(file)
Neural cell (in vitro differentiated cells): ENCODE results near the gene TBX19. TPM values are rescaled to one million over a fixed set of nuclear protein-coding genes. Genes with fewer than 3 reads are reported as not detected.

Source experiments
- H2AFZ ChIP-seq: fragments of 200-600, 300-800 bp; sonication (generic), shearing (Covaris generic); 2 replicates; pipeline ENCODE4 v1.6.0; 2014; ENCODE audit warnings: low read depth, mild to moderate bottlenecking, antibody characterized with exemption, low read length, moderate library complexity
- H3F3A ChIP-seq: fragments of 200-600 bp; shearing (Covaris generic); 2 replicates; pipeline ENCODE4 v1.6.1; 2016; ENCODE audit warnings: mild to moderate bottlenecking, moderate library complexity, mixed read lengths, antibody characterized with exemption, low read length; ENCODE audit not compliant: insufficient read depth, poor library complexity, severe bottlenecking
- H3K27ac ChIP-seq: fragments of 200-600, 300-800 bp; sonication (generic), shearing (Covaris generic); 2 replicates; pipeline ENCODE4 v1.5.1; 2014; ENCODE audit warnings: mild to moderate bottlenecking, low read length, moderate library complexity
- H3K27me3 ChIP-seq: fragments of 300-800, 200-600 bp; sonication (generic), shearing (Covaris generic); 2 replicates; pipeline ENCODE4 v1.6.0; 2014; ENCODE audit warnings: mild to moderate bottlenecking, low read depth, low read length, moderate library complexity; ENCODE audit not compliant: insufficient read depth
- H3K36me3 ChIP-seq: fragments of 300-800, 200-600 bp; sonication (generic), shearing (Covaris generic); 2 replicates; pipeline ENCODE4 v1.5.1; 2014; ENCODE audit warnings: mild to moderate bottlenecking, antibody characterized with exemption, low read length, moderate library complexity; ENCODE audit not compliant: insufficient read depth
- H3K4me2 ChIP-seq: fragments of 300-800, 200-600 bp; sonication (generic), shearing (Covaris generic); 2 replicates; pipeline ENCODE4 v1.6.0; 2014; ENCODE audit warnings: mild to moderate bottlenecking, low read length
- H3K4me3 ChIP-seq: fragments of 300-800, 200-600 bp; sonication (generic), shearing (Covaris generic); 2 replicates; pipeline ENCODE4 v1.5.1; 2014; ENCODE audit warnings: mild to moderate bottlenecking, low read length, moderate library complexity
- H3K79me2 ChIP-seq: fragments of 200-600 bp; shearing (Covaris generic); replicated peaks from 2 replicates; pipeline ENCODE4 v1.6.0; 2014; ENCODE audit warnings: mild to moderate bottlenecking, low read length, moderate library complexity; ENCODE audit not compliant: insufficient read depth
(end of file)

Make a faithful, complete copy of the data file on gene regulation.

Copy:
Neural cell (in vitro differentiated cells): ENCODE results near the gene TBX19. TPM values are rescaled to one million over a fixed set of nuclear protein-coding genes. Genes with fewer than 3 reads are reported as not detected.

Source experiments
- H2AFZ ChIP-seq: fragments of 200-600, 300-800 bp; sonication (generic), shearing (Covaris generic); 2 replicates; pipeline ENCODE4 v1.6.0; 2014; ENCODE audit warnings: low read depth, mild to moderate bottlenecking, antibody characterized with exemption, low read length, moderate library complexity
- H3F3A ChIP-seq: fragments of 200-600 bp; shearing (Covaris generic); 2 replicates; pipeline ENCODE4 v1.6.1; 2016; ENCODE audit warnings: mild to moderate bottlenecking, moderate library complexity, mixed read lengths, antibody characterized with exemption, low read length; ENCODE audit not compliant: insufficient read depth, poor library complexity, severe bottlenecking
- H3K27ac ChIP-seq: fragments of 200-600, 300-800 bp; sonication (generic), shearing (Covaris generic); 2 replicates; pipeline ENCODE4 v1.5.1; 2014; ENCODE audit warnings: mild to moderate bottlenecking, low read length, moderate library complexity
- H3K27me3 ChIP-seq: fragments of 300-800, 200-600 bp; sonication (generic), shearing (Covaris generic); 2 replicates; pipeline ENCODE4 v1.6.0; 2014; ENCODE audit warnings: mild to moderate bottlenecking, low read depth, low read length, moderate library complexity; ENCODE audit not compliant: insufficient read depth
- H3K36me3 ChIP-seq: fragments of 300-800, 200-600 bp; sonication (generic), shearing (Covaris generic); 2 replicates; pipeline ENCODE4 v1.5.1; 2014; ENCODE audit warnings: mild to moderate bottlenecking, antibody characterized with exemption, low read length, moderate library complexity; ENCODE audit not compliant: insufficient read depth
- H3K4me2 ChIP-seq: fragments of 300-800, 200-600 bp; sonication (generic), shearing (Covaris generic); 2 replicates; pipeline ENCODE4 v1.6.0; 2014; ENCODE audit warnings: mild to moderate bottlenecking, low read length
- H3K4me3 ChIP-seq: fragments of 300-800, 200-600 bp; sonication (generic), shearing (Covaris generic); 2 replicates; pipeline ENCODE4 v1.5.1; 2014; ENCODE audit warnings: mild to moderate bottlenecking, low read length, moderate library complexity
- H3K79me2 ChIP-seq: fragments of 200-600 bp; shearing (Covaris generic); replicated peaks from 2 replicates; pipeline ENCODE4 v1.6.0; 2014; ENCODE audit warnings: mild to moderate bottlenecking, low read length, moderate library complexity; ENCODE audit not compliant: insufficient read depth